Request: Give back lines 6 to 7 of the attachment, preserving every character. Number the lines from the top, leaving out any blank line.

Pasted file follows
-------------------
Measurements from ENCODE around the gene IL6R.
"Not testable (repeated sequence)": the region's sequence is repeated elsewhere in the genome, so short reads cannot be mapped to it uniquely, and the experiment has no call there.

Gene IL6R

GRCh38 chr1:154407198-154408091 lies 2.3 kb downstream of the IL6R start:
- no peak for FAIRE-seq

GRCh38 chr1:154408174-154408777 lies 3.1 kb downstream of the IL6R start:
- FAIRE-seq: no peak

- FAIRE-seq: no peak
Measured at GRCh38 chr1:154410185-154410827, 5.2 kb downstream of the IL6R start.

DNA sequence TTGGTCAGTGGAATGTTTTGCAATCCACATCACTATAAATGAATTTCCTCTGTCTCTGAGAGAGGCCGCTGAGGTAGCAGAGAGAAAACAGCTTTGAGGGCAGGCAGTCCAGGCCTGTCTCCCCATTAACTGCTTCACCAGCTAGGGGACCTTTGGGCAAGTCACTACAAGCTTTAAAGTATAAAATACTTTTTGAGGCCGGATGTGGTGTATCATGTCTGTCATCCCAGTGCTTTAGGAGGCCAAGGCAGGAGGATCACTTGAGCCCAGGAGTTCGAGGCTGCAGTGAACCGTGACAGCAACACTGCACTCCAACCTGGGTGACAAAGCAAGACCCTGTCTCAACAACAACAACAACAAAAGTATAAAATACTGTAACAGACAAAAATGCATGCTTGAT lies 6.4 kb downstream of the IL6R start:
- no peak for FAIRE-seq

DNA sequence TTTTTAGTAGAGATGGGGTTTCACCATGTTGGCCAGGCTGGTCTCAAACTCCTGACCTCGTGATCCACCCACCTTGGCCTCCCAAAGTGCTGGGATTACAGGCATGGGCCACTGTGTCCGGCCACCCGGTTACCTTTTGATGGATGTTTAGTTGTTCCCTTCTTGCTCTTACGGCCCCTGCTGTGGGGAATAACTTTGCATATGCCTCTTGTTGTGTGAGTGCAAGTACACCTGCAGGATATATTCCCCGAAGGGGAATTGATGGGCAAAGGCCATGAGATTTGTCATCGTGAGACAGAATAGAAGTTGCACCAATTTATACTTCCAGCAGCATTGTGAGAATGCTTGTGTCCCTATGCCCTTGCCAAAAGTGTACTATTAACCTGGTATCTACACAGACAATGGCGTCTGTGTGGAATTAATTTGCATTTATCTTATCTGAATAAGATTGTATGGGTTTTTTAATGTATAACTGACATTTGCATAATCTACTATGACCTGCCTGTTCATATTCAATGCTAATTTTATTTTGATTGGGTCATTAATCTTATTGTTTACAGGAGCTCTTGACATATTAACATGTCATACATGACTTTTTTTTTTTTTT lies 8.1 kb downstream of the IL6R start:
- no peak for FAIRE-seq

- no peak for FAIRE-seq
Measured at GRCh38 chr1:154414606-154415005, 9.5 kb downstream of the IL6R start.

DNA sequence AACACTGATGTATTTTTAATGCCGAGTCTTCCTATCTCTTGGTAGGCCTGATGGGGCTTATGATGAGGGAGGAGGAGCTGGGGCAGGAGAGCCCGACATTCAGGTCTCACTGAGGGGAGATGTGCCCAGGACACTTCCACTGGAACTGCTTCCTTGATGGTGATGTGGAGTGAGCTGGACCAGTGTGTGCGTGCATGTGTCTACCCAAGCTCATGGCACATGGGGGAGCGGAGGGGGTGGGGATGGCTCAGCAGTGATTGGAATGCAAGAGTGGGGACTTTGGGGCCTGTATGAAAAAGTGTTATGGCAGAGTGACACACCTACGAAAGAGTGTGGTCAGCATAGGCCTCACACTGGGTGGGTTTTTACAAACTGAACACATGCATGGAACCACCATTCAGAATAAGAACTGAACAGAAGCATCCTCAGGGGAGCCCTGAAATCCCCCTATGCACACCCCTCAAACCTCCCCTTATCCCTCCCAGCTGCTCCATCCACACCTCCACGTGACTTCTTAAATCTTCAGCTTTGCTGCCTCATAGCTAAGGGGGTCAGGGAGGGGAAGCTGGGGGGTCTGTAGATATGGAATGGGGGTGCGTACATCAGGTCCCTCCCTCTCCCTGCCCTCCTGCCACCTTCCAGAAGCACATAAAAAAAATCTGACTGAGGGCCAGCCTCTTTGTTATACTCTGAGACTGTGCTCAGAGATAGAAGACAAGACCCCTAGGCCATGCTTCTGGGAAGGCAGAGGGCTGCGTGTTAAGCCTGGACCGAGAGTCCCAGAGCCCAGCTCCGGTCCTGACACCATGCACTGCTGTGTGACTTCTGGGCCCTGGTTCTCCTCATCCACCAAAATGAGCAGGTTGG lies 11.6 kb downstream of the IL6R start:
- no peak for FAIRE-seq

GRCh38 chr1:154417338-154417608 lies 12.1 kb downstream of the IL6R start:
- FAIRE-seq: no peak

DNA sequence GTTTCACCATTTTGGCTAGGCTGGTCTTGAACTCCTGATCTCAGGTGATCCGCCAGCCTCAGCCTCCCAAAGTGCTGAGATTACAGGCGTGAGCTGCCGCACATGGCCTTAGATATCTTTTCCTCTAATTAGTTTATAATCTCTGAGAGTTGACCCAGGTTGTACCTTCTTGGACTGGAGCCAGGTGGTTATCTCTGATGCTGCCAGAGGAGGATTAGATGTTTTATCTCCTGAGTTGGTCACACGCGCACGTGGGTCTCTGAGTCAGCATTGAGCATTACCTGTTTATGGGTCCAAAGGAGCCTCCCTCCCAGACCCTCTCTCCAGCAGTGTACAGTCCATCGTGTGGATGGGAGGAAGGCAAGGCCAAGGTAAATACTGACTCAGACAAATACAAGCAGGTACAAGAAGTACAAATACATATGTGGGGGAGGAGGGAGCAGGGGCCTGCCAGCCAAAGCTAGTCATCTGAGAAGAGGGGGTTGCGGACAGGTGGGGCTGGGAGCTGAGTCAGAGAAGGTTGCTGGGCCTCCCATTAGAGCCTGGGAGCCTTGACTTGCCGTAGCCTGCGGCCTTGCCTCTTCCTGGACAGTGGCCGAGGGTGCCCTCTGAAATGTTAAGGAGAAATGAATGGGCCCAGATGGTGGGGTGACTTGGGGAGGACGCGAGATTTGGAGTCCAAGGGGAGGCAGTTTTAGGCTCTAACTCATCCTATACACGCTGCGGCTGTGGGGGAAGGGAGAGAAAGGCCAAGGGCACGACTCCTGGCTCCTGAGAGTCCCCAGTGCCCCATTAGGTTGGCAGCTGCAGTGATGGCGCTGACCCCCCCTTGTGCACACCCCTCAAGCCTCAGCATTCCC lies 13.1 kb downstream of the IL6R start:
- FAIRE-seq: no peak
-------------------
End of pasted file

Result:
GRCh38 chr1:154408174-154408777 lies 3.1 kb downstream of the IL6R start:
- FAIRE-seq: no peak